The convenience combined with caffeine makes this the perfect option for iced coffee enthusiasts.

Japanese iced coffee vs. other cold coffee drinks

The best-kept secret of many cold brew coffees is that they lack in flavor when compared to a fresh cup brewed with hot water. Below is the difference between Japanese iced coffee and what makes it superior to other cold coffee drinks:

  • People that are putting ice in their coffee after a few minutes are missing out on massive amounts of flavor and aroma.
  • Japanese iced coffee is as simple as brewing a regular cup, but keep in mind water temperature is still extremely important.
  • Japanese iced coffee locks in the flavor of the coffee once immediately cooled.
  • Cold brew coffee can take up to 14 hours, while Japanese iced coffee takes just minutes.
  • Pre-made cold coffee drinks often lack flavor and aroma.

Japanese iced coffee is the king of cold coffee drinks due to the combination of flavor and the utter convenience of making it.

How to make proper Japanese iced coffee?

Japanese Iced Coffee: Fun Facts and RecipesJapanese iced coffee is coffee that is brewed onto the ice, which provides the flavors a cold brew or slow drip coffee do without the additional work required. Below are a few details that you should know about this convenient type of iced coffee:

  • The ice immediately cools the coffee allowing the flavors to be expressed.
  • If you love the smell of coffee, this type of ice coffee has a pronounced smell.
  • This takes around the same amount of time that it takes to brew a regular cup of coffee.
  • The best temperature for brewing coffee is between 195 and 205 degrees. Over or underheating can lead to issues with the taste of the coffee. Overheating leads to a bitter taste, while underheating can result in a weak flavor.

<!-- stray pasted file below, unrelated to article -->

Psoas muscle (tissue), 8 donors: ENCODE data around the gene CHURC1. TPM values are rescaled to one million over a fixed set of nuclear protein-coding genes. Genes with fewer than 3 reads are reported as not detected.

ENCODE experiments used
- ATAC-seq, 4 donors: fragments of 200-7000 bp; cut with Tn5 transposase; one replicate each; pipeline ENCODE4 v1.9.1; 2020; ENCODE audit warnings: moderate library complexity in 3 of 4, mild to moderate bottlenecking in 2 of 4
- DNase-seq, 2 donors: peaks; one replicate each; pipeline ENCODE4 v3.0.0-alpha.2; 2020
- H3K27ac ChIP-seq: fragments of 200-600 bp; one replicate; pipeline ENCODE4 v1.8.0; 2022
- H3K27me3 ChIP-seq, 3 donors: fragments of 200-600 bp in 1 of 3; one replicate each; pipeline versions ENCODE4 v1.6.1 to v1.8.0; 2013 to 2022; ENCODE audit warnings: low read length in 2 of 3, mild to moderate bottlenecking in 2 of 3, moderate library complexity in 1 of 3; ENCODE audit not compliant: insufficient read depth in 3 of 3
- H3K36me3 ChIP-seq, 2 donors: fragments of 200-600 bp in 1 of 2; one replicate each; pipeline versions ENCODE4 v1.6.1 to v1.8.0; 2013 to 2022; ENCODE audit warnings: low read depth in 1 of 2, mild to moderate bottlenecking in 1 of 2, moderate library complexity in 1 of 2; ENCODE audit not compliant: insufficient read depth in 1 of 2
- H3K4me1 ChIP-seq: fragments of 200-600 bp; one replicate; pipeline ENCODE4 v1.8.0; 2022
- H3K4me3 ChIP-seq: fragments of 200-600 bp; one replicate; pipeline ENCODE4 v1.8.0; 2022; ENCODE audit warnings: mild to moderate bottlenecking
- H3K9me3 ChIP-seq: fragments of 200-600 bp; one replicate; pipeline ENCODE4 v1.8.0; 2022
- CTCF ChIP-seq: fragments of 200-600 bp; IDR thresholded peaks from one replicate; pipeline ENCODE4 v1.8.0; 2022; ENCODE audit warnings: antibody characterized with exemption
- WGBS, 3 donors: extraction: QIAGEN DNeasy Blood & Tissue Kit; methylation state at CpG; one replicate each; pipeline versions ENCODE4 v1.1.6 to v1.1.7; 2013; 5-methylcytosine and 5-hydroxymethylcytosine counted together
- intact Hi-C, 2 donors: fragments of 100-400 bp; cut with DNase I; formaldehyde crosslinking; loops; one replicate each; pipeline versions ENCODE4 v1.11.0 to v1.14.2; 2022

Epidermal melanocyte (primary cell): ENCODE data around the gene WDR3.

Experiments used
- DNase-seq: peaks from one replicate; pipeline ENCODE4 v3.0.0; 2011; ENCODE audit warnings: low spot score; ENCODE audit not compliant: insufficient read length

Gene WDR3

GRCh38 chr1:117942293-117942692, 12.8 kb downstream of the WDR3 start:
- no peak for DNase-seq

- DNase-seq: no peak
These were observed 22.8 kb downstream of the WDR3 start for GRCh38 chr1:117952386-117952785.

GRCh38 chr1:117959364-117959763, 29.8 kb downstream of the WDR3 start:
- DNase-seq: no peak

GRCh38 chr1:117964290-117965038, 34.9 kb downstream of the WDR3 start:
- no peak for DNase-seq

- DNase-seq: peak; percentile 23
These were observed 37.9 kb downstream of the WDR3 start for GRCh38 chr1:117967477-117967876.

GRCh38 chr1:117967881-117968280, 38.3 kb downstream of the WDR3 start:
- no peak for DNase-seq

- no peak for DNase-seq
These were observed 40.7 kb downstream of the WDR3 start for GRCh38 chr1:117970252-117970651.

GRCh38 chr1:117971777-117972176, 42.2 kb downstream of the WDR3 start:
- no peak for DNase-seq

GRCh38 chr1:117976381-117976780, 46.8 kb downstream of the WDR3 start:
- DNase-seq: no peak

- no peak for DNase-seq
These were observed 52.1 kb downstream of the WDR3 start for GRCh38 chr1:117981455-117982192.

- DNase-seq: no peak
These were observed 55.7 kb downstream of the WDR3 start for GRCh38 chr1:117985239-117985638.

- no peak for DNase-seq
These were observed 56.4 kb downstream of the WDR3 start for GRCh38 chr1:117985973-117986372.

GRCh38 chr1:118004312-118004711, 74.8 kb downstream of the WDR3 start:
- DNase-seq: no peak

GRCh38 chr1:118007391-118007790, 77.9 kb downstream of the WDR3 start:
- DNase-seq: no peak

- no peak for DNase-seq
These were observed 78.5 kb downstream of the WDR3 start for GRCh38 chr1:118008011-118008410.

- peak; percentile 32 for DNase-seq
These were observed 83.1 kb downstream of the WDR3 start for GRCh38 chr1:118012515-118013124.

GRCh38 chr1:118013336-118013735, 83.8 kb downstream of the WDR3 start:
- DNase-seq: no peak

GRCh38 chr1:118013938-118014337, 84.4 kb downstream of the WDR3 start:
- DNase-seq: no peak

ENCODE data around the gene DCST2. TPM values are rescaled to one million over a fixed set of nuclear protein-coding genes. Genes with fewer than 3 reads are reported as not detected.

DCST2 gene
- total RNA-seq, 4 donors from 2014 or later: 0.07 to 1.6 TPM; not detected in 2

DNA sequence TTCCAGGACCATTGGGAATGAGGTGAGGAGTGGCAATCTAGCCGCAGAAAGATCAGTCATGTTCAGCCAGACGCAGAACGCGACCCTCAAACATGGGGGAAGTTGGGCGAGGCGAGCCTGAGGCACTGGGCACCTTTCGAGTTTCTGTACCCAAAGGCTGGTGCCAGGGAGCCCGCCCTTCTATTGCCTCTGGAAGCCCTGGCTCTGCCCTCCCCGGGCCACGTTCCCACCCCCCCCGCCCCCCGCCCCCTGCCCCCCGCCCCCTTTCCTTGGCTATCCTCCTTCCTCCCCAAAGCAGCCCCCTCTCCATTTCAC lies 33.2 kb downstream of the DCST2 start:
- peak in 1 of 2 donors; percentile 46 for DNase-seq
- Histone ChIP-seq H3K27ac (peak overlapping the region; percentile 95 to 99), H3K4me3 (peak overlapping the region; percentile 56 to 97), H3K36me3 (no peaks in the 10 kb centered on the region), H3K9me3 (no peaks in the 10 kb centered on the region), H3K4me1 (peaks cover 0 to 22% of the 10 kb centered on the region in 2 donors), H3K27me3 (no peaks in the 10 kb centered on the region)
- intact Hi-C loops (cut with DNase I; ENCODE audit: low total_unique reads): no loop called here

How to drink Japanese iced coffee? What is the best occasion for it?

The method and occasion for drinking Japanese iced coffee differ on a variety of factors. Below are a few of these factors that you should take into consideration:

  • The time of day can make a huge difference as some people want a hot cup of coffee.
  • The weather outside will impact this as well as iced coffee can give you a refreshing boost on a hot summer day.
  • The best occasion is when you need a quick cup of coffee that has the flavor of cold brew in a matter of minutes. Drinking this with a pastry of some kind is a favorite way to enjoy this coffee worldwide.

Japanese Iced Coffee: Fun Facts and Recipes

Conclusion

Finding the right Japanese iced coffee recipe can really add flavor along with pep in your step daily. There are various recipes, so it will take some trial and error to find the one that appeals to you. For those that know their coffee is important, this more labor-intensive process will deliver in terms of flavor. For those that are looking for a robust smell in their morning cup of coffee, the ice will help deliver this as the coffee is poured onto it.